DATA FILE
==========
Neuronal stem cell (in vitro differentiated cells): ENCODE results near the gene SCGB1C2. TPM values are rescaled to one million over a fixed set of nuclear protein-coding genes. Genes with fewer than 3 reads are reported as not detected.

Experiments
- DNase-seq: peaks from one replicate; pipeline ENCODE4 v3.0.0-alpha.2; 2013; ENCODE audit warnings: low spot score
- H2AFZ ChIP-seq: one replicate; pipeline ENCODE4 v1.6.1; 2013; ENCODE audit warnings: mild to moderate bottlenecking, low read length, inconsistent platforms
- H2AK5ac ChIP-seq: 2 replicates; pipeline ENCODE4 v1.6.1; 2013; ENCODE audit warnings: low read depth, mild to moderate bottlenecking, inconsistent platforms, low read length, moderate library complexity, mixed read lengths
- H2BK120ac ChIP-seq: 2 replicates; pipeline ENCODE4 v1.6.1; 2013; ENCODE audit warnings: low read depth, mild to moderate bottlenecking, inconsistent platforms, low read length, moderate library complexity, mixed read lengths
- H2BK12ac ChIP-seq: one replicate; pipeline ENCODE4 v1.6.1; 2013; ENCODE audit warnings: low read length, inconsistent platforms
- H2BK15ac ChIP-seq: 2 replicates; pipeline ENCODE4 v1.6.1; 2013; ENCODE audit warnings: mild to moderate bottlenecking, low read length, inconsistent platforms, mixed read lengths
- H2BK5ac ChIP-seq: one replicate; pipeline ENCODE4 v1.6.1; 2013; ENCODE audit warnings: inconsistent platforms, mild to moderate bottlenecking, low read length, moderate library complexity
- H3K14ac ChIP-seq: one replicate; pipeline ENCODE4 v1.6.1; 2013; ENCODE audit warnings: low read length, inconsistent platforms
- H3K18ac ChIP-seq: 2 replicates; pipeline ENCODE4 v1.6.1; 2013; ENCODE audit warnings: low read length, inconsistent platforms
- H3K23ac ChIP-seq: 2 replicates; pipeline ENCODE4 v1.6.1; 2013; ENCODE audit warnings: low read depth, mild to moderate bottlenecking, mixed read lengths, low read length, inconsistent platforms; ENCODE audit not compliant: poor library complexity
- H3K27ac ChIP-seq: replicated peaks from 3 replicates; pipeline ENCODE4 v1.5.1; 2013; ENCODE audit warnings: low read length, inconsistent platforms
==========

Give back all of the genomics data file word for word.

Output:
Neuronal stem cell (in vitro differentiated cells): ENCODE results near the gene SCGB1C2. TPM values are rescaled to one million over a fixed set of nuclear protein-coding genes. Genes with fewer than 3 reads are reported as not detected.

Experiments
- DNase-seq: peaks from one replicate; pipeline ENCODE4 v3.0.0-alpha.2; 2013; ENCODE audit warnings: low spot score
- H2AFZ ChIP-seq: one replicate; pipeline ENCODE4 v1.6.1; 2013; ENCODE audit warnings: mild to moderate bottlenecking, low read length, inconsistent platforms
- H2AK5ac ChIP-seq: 2 replicates; pipeline ENCODE4 v1.6.1; 2013; ENCODE audit warnings: low read depth, mild to moderate bottlenecking, inconsistent platforms, low read length, moderate library complexity, mixed read lengths
- H2BK120ac ChIP-seq: 2 replicates; pipeline ENCODE4 v1.6.1; 2013; ENCODE audit warnings: low read depth, mild to moderate bottlenecking, inconsistent platforms, low read length, moderate library complexity, mixed read lengths
- H2BK12ac ChIP-seq: one replicate; pipeline ENCODE4 v1.6.1; 2013; ENCODE audit warnings: low read length, inconsistent platforms
- H2BK15ac ChIP-seq: 2 replicates; pipeline ENCODE4 v1.6.1; 2013; ENCODE audit warnings: mild to moderate bottlenecking, low read length, inconsistent platforms, mixed read lengths
- H2BK5ac ChIP-seq: one replicate; pipeline ENCODE4 v1.6.1; 2013; ENCODE audit warnings: inconsistent platforms, mild to moderate bottlenecking, low read length, moderate library complexity
- H3K14ac ChIP-seq: one replicate; pipeline ENCODE4 v1.6.1; 2013; ENCODE audit warnings: low read length, inconsistent platforms
- H3K18ac ChIP-seq: 2 replicates; pipeline ENCODE4 v1.6.1; 2013; ENCODE audit warnings: low read length, inconsistent platforms
- H3K23ac ChIP-seq: 2 replicates; pipeline ENCODE4 v1.6.1; 2013; ENCODE audit warnings: low read depth, mild to moderate bottlenecking, mixed read lengths, low read length, inconsistent platforms; ENCODE audit not compliant: poor library complexity
- H3K27ac ChIP-seq: replicated peaks from 3 replicates; pipeline ENCODE4 v1.5.1; 2013; ENCODE audit warnings: low read length, inconsistent platforms